Ben Foster has been attracting attention for some time thanks to his intense (sometimes even downright unhinged) portrayals in action flicks like X-Men: The Last Stand, 3:10 to Yuma, Hostage, and 30 Days of Night. So his affectingly restrained starring turn (alongside Woody Harrelson) as a young casualty-notification officer in this week's The Messenger, writer-director Oren Moverman’s heartbreaking portrait of the contemporary American home front, may initially come as a surprise. It shouldn’t: Foster brings a similar degree of intensity to the part, and manages to keep it coiled for most of The Messenger, a gut-wrenchingly powerful work that’s as intense as any war movie. (In fact, it would make a fascinating double bill with Kathryn Bigelow’s The Hurt Locker.) Foster spoke to Vulture on Veterans Day about trying to do justice to America’s soldiers, and about how he tries to find a way to love even the villains he plays.
What kind of research did you do for this role?
We did as much research within the few months we had to prepare as I suppose we could. We went to Walter Reed and spent time with the soldiers there. We went to Arlington. We were invited to touch the wounds of the soldiers. These kids that had been blown up — just terrific, brave human beings. Every soldier in the background in the film is a real soldier that had just returned. We had someone from the casualty-notification office on set every day. I’ve always had a civilian nod of the head to a soldier, but now I have some awareness of how much responsibility and care and respect they need and deserve. When you can share a common vocabulary with these soldiers, and start to understand their experience, it really changes your perspective on war and what it means to return to a world that can be very isolating.
It’s interesting talking to you on Veterans Day. It’s an emotional day today. And here we are talking about sending 40,000 more troops — we have a very big responsibility to these guys. I’m just really concerned that over the past eight years, there’s been a lot of refinement with casualty notifications.
The notification scenes in the film are absolutely harrowing. What was it like shooting those?
Oren created this incredible environment on set. No scenes were rehearsed in the picture. For the notifications, he kept us separate from the people we were notifying. He talked to us separately. We never met them until we were knocking on the door. And these scenes were shot in single takes. There was rarely any coverage. We were encouraged to go off book, and most of all, listen to each other. The drug of it all is getting lost with other actors and forgetting that you’re not performing at someone, that you’re together in it. We’re exposing ourselves with each other. I think that’s what makes Oren Moverman one of the future greats, period. He’s more interested in the messiness of the experience, as am I. So it was kind of a good fit.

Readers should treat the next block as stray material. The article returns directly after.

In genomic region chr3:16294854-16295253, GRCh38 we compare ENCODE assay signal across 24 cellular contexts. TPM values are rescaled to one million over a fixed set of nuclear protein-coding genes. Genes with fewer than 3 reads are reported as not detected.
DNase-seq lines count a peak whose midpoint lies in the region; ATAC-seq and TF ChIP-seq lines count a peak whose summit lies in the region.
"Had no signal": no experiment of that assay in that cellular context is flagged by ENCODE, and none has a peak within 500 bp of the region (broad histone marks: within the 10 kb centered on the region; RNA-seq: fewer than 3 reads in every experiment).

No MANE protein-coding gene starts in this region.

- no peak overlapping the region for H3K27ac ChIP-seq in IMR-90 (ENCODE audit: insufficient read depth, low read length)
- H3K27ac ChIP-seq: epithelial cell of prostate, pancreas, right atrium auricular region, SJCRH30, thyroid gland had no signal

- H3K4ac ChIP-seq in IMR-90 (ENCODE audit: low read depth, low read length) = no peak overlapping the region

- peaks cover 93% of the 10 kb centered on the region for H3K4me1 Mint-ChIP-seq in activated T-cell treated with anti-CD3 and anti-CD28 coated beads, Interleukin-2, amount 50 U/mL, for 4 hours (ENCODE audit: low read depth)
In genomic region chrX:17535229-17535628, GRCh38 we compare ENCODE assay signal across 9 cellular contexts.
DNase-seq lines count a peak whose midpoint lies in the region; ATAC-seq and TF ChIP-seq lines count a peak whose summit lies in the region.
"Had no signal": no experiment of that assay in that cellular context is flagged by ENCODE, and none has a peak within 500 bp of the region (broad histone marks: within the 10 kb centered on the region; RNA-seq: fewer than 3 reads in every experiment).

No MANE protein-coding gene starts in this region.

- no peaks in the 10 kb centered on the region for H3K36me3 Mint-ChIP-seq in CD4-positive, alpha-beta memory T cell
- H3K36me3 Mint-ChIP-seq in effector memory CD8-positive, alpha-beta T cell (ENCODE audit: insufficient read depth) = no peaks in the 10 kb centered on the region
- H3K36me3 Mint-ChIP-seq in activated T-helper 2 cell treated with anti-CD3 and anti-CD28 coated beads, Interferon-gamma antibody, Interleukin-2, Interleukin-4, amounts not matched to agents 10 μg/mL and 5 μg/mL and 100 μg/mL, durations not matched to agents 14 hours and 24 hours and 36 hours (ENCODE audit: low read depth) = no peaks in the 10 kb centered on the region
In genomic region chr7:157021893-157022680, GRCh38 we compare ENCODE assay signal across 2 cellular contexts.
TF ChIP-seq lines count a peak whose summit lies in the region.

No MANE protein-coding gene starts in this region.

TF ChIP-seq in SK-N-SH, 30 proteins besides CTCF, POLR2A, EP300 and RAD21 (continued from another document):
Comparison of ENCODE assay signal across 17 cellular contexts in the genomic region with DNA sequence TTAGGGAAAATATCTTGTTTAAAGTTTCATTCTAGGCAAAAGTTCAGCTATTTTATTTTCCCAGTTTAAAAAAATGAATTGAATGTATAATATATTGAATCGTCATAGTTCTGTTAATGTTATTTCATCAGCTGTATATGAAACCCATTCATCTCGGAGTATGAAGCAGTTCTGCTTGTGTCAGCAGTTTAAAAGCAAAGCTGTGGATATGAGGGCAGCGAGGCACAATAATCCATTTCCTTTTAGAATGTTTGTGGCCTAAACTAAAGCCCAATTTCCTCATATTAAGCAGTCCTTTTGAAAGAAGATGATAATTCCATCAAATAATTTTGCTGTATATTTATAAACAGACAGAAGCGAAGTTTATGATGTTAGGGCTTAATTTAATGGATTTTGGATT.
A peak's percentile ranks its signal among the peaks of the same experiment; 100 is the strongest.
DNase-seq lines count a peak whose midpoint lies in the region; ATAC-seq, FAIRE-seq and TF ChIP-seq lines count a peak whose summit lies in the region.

I’m impressed with your ability to do so much with relatively little dialogue. So much of what happens in this movie basically happens on your face.
It’s always the space in between the words that interests me: We rarely, in my experience, say what we mean and ask for what we want. One of the first things I do with a director is sit down and go over the script, because I find that one can usually lose about 40 percent of the lines. If you don’t need to say it, don’t say it; feel it.
Does doing a film like this change your attitude at all toward violence and action movies?
It’s funny. I’m doing that exact thing right now. I’m shooting a remake of The Mechanic, which is an old Charles Bronson film about an older assassin who teaches a younger assassin. There’s more consideration, sure, but at the end of the day the morality exists in the approach of the film. We’ve been watching people get eaten by lions for a long, long time. I can’t really stand on a soapbox. It does make you think about the difference between real-life violence and violence for entertainment’s sake. And let’s face it, these days even the news can be taken as entertainment in a very perverse way. It’s a really difficult subject to think about.
I once read that you like to find a way to love every character you do. It’s interesting to hear that, since you’ve played a number of totally vicious, almost psychotic characters.
That’s the exciting part about exploring those darker corners. You open your own morality and find an ability to empathize with that which is horrific and violent and cruel. It becomes about rationalizing and fighting for that person. Everybody needs something. For example Charlie Prince [in 3:10 to Yuma] if he doesn’t shoot first, he’s going to die. It is the Wild West. He loves his boss more than anything, and will do anything to protect and earn his favor. If this was your father or your best friend, you’d be thinking, “I have to protect this person.” You have to wrap your head around actions which otherwise would seem incomprehensible. The lines of morality get really fuzzy. That’s one of the most exciting things about getting to play in these dark little nightmares.